“At the Laney Rickman Blue-throated Macaw Reserve we established a safe haven for the breeding population of the Blue-throated Macaw. Armonía’s next goal is to provide local education through the establishment of an interpretation center where school groups and local visitors can see this rare and magnificent species as well as understanding its national and local importance,” added Tjalle Boorsma Conservation Program Director for Armonía.
Mem Mai kicks his motorbike into gear, rear tyre squirming in sandy soil as he accelerates, binoculars proudly hooked over his shoulder catching the hot, dry air of northern Cambodian forest. This motorbike would look more apt on the busy streets of Phnom Penh, but if you’re skilled it is the best way to negotiate the rooty, open terrain of Western Siem Pang Wildlife Sanctuary in northern Cambodia. Today Mai can often be found monitoring the state of the forest pools which are the lifeline for wildlife during the dry season, including the two Critically Endangered ibis species that live here. Later he halts near a tree with a Slender-billed Vulture nest: still one healthy chick today, he records in his pocket notebook.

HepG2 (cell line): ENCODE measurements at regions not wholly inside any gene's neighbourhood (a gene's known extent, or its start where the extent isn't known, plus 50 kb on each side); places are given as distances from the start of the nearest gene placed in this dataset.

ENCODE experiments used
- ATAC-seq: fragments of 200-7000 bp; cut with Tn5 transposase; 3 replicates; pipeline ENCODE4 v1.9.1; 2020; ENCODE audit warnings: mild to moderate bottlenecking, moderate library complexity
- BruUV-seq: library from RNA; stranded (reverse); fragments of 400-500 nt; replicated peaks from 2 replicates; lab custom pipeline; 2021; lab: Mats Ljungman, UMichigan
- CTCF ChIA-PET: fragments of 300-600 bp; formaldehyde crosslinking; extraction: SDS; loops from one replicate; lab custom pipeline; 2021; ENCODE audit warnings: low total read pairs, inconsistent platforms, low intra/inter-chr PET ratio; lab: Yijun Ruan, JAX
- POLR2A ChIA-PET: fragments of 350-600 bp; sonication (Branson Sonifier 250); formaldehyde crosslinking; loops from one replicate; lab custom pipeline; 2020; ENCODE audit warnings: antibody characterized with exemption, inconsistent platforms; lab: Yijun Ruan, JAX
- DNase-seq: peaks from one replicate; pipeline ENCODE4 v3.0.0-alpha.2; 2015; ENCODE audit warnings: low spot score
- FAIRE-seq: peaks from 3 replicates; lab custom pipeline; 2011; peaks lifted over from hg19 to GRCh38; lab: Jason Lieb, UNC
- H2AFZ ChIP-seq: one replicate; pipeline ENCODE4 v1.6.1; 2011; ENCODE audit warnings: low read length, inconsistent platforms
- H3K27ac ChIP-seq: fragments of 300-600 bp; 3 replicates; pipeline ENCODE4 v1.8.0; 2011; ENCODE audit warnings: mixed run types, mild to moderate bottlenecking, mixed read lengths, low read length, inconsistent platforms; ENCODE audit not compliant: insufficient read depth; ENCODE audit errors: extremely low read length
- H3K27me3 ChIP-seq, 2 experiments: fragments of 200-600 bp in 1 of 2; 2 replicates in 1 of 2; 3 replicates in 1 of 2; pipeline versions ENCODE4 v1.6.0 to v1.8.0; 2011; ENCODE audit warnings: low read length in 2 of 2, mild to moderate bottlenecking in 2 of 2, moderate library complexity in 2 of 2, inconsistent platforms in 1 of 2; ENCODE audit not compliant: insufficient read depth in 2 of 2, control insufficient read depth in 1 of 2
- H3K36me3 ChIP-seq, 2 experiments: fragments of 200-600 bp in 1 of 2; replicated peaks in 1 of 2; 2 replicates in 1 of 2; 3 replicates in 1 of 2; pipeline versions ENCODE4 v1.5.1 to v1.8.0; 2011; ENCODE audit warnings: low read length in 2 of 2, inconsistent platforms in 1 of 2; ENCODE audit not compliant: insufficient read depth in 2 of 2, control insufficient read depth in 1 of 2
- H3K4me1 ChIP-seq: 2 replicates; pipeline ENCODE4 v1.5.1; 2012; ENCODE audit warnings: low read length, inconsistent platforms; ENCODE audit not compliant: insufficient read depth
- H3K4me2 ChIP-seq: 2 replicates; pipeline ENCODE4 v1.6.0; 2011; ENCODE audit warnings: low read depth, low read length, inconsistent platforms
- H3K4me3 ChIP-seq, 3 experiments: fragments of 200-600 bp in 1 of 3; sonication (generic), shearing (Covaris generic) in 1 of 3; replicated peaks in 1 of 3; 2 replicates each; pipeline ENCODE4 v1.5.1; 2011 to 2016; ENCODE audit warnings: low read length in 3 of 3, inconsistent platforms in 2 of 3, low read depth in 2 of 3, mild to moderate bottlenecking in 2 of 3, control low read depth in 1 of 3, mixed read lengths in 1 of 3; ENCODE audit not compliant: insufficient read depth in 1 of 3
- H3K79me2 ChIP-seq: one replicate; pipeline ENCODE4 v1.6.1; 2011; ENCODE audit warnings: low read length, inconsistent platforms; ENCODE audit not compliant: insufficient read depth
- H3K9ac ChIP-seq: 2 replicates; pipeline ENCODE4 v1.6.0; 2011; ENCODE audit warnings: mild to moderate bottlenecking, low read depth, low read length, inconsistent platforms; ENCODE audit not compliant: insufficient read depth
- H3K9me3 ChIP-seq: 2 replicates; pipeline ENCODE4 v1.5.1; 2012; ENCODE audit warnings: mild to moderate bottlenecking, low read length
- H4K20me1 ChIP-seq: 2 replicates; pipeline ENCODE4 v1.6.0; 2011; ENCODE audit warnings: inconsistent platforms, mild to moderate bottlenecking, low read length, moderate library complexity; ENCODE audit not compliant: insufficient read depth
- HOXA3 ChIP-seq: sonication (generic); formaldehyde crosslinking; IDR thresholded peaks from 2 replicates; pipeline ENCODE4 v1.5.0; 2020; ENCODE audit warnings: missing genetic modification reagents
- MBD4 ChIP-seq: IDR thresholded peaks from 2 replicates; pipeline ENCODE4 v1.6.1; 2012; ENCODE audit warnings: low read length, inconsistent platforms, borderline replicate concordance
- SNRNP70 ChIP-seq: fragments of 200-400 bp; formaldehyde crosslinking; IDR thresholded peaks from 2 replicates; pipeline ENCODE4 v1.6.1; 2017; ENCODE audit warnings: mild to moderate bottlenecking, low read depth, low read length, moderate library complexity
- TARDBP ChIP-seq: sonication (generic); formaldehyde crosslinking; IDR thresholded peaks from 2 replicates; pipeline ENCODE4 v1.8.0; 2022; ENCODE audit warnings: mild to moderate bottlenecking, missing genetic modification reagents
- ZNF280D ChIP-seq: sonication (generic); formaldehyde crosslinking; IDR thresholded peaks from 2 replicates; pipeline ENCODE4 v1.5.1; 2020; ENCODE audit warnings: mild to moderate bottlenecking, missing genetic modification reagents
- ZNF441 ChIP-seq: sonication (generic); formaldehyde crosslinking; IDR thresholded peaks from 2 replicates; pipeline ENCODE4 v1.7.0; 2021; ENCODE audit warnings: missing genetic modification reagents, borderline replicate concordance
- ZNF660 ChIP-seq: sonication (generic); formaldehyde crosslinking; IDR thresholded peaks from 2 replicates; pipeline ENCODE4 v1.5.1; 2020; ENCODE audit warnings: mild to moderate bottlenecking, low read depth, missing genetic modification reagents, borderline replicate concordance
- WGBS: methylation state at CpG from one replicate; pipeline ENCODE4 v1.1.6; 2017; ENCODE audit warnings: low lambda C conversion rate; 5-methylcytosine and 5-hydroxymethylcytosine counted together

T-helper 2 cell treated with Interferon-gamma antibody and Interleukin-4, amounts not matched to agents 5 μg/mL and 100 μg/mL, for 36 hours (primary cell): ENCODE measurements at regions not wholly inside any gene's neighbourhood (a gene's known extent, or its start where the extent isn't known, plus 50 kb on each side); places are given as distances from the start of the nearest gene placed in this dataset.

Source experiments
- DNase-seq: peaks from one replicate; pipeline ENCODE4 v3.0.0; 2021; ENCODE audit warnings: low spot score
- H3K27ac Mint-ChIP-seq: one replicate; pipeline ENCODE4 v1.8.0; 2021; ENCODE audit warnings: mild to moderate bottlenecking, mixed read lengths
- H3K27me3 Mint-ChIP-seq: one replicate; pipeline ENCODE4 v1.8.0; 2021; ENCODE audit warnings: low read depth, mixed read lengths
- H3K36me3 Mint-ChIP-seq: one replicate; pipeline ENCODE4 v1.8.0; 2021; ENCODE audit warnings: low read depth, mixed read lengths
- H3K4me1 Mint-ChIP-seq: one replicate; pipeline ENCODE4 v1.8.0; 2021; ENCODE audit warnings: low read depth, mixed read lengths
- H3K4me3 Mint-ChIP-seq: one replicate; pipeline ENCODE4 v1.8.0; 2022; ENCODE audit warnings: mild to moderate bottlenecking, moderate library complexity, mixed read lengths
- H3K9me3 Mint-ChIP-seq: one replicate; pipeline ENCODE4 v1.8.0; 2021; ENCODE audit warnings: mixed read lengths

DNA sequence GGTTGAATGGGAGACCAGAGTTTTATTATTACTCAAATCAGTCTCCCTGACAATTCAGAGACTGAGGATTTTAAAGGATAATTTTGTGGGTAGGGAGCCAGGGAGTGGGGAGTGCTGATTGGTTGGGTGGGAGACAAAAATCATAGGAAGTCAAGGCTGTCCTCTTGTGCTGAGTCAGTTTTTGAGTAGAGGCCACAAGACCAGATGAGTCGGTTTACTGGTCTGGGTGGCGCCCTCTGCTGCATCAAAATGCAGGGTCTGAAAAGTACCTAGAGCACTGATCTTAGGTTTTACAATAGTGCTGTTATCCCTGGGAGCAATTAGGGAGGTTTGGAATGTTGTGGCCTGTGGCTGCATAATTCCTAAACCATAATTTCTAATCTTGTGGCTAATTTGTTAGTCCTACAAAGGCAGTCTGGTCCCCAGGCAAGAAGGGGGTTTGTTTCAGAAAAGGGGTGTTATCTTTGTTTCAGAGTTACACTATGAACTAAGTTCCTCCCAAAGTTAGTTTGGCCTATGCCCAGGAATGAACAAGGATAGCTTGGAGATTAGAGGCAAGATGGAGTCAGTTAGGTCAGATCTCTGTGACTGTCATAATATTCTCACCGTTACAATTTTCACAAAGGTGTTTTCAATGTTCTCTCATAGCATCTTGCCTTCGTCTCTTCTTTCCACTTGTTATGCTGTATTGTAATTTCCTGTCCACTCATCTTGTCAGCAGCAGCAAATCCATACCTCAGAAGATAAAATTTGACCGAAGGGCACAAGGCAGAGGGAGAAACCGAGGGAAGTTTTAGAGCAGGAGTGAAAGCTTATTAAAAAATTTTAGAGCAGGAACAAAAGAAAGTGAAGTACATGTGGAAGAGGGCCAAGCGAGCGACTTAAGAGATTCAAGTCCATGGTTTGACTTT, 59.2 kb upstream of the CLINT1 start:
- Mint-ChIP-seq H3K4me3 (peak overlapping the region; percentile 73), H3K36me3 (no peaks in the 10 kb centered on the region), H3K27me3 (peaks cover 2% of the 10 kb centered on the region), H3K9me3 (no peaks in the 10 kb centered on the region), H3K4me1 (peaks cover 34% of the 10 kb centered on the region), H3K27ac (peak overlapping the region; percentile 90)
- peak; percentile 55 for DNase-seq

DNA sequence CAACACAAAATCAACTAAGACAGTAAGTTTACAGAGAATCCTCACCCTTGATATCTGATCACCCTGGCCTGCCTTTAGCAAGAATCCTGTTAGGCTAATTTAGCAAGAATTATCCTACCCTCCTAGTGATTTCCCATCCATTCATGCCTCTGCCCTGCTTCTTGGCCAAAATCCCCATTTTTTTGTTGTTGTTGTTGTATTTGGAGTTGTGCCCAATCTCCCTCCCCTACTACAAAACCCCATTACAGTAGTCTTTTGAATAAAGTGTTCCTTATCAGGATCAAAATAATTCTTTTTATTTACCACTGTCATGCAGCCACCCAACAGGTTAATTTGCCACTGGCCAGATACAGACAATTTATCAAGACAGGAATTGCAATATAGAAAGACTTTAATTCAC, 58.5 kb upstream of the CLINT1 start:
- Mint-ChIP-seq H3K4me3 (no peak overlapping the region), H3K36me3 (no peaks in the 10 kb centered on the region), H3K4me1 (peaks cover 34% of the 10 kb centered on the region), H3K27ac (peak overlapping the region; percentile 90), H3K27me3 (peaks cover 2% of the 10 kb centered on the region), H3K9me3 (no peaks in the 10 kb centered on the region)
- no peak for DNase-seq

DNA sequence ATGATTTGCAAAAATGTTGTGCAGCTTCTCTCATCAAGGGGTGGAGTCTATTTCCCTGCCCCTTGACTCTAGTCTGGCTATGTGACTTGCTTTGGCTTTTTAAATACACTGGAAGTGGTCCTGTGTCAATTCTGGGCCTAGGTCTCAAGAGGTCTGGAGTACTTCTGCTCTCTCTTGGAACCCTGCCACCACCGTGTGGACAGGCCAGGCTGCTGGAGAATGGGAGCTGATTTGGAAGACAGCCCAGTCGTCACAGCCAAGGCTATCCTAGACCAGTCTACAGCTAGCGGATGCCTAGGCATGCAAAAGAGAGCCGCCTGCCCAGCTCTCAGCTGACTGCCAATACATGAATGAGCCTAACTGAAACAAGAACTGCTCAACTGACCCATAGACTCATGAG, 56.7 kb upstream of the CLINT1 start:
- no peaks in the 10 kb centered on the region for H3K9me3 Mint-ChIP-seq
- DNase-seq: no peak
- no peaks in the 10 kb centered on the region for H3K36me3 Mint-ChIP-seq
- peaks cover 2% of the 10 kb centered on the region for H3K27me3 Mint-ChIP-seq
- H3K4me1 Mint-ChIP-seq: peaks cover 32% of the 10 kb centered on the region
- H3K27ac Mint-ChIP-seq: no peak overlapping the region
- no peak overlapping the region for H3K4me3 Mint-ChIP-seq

Out in the forest Mai is in his element: his eyes scan the undergrowth like a startled deer, yet his posture and face radiate calmness. It’s well known that Mai’s attuned ears can pick out the calls of specific songbird species above the noise of a moving motorbike, but such skills can’t be mastered during a university degree. Born in a rural village where most inhabitants live under the poverty line, Mai used to be a hunter.
Tiger, copyright Szabolcs Kokay, from the surfbirds galleries
This is his story…